As regular readers know, both my co-blogger (Steve Dickinson) and I have written extensively on China Joint Ventures, both here and elsewhere. This is because we find them fascinating, mostly because they are so difficult to make work. Here are some of our previous writings on joint ventures in China that focus on when to enter into a joint venture and how to make one work:

What distinguishes the joint ventures that work from those that don’t?

According to a recent McKinsey article, Avoiding blind spots in your next joint venture, “even joint ventures developed using familiar best practices can fail without cross-process discipline in planning and implementation.” According to McKinsey’s own studies, JVs succeed only around half the time, even though JV best practices are well known:

When we interviewed senior JV practitioners in 20 S&P 100 companies—with combined experience evaluating or managing more than 250 JVs—they estimated that as many as 40 to 60 percent of their completed JVs have underperformed or failed outright. Further analysis confirmed that even companies with many joint ventures struggle, even though best practices are well-known and haven’t changed for decades. In fact, most of our interviewees endorsed several that have long been the gold standard for JV planning and implementation: a clear business rationale with strong internal alignment, careful selection of partners, balanced and equitable structure, forethought regarding exit contingencies, and strong governance and decision processes.

Why do so many joint ventures fail even when the Western company knows what it should be doing to make it succeed? Mostly a failure to follow best practices either initially or later on down the road when the company’s enthusiasm for the joint venture has waned:

Our interviewees suggest that in the rush to completion, even experienced JV managers often marginalize best practices or skip steps. In many cases, the process lacks discipline, both in end-to-end continuity and in the transitions between the five stages of development—designing the business case and internal alignment, developing the business model and structure, negotiating deal terms, designing the operating model and launch, and overseeing ongoing operations. Moreover, parent-executive involvement often declines in the later stages. Finally, many JVs struggle with insufficient planning to respond to eventual changes in risk. Such lapses, even in the early stages of planning, create blind spots that affect subsequent stages and eventually hinder implementation and ongoing operations. We’ll examine each of these issues, along with the approaches some companies are taking to deal with them.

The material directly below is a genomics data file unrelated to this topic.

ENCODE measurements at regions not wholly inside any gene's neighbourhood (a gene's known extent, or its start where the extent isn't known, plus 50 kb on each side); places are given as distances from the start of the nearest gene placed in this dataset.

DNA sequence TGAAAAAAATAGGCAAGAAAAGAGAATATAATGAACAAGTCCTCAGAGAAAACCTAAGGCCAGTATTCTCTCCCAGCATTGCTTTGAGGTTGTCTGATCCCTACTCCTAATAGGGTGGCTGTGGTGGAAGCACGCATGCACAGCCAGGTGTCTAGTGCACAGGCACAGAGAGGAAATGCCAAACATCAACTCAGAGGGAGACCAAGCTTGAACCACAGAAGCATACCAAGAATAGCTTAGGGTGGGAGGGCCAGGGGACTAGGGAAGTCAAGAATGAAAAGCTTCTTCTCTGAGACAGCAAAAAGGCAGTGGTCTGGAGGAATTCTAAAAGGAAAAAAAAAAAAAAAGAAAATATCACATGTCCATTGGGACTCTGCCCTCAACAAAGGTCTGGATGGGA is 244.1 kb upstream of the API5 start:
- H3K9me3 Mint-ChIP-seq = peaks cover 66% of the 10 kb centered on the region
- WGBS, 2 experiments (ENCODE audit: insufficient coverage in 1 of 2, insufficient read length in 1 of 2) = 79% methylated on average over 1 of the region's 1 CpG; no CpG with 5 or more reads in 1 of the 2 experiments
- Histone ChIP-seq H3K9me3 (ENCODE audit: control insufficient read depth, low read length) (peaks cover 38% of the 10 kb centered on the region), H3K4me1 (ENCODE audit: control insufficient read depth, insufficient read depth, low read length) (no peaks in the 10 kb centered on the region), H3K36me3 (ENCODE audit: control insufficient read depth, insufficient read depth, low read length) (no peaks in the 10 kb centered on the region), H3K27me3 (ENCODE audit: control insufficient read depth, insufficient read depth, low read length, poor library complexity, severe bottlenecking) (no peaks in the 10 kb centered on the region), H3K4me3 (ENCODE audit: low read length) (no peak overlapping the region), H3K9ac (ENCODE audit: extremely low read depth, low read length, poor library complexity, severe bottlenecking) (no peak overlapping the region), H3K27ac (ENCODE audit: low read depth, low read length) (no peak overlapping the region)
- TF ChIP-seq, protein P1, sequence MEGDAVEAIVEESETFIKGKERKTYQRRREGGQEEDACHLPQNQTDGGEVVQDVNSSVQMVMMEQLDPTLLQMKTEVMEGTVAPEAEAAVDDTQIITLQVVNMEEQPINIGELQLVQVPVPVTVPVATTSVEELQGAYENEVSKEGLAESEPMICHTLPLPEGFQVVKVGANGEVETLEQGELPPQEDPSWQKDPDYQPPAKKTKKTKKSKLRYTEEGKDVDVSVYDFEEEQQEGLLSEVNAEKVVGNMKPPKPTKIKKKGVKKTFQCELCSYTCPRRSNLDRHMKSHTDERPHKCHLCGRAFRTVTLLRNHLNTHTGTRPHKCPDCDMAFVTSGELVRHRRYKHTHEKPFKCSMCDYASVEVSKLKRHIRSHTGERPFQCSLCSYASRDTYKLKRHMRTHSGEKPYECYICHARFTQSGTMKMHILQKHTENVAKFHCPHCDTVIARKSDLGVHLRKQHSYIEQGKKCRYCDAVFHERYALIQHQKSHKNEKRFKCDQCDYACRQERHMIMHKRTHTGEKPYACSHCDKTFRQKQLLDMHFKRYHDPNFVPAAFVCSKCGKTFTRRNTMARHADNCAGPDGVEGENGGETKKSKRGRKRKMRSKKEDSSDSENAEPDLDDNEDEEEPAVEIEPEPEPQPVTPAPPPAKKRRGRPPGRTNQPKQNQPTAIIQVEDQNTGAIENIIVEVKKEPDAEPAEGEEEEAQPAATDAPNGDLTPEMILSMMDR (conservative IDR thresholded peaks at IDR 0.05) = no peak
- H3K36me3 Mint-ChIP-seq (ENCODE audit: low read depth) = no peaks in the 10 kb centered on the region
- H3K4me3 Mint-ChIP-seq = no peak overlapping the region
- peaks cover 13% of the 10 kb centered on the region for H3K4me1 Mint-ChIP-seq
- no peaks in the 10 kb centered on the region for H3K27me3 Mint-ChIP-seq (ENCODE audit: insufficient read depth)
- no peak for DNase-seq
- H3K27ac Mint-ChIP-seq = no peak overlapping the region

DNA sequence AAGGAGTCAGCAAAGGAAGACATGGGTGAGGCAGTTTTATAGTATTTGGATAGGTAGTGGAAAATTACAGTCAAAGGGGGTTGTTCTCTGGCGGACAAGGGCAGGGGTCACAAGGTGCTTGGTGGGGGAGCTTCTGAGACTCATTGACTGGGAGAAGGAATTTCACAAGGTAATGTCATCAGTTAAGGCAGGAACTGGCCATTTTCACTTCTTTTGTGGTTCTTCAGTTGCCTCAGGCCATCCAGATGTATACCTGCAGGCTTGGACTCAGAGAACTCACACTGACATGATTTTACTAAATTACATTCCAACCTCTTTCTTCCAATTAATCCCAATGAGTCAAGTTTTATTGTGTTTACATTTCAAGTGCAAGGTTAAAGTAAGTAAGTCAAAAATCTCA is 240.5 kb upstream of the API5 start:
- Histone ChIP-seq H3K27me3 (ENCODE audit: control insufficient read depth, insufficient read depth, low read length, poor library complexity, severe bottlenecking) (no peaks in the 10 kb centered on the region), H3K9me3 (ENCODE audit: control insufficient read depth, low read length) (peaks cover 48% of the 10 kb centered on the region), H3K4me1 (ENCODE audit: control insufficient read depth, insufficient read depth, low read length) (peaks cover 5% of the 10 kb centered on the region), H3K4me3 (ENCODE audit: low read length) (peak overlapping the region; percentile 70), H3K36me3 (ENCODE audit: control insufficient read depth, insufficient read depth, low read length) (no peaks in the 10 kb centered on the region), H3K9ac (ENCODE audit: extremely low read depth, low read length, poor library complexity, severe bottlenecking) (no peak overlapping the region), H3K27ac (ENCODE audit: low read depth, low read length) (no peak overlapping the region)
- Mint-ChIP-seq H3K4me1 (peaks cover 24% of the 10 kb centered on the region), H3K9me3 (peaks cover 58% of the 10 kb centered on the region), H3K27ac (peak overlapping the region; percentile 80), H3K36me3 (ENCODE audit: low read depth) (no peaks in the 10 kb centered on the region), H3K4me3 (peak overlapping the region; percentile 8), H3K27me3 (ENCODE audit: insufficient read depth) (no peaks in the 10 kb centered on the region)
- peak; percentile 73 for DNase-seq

The “rush to completion” is usually due to pressures to “get the deal done quickly.”  How can this be remedied?  “Companies must find ways to balance the pressure for speed with the demands of planning a healthy joint venture—especially allocating their time and resources in line with the potential for value and impact.”

I tend to agree.

If I look back at the China joint venture deals in which my law firm has been involved (and lets throw in the Russian joint ventures and the Vietnam joint ventures that we have drafted as well because why not?), I would say that there is a direct correlation between the time and planning and even difficulty of reaching a joint venture deal and the eventual success of the joint venture.  Put simply, the joint venture deals that were completed in one month are less likely to be standing today than those that took three months.

Why is that?

Joint ventures are incredibly complicated. Just by way of one simple example, who is going to be in charge of hiring, you the American company or the Chinese company? The quick answer is usually the Chinese company, because the Chinese company certainly knows better who to hire in Dalian or in Wuhan than you do. But then what’s to stop the Chinese company from hiring 100 of its relatives or from charging mediocre people for jobs at your joint venture? And if it does that, where do you think all of your profits are going to go? So now that you realize the importance of your having some say in hiring, what say are you going to require? Certainly you do not want to do the hiring, but do you want veto rights? Should you be limited in the number of potential employees that you have the right to decline? What about firing employees? Certainly your position will be different on managers than janitors. Speaking of janitors, are you going to want to limit the number of janitors the JV can hire? The issues on control can be endless, and this is just one of thousands of issues that joint venture partners might resolve before they ink  a deal.